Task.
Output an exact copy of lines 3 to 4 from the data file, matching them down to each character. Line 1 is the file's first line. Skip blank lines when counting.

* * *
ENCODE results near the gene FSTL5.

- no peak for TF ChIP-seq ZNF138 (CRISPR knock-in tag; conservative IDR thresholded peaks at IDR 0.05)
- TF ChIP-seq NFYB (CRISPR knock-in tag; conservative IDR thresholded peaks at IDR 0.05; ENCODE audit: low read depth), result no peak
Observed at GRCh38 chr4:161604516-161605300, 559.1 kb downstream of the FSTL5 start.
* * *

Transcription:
- TF ChIP-seq NFYB (CRISPR knock-in tag; conservative IDR thresholded peaks at IDR 0.05; ENCODE audit: low read depth), result no peak
Observed at GRCh38 chr4:161604516-161605300, 559.1 kb downstream of the FSTL5 start.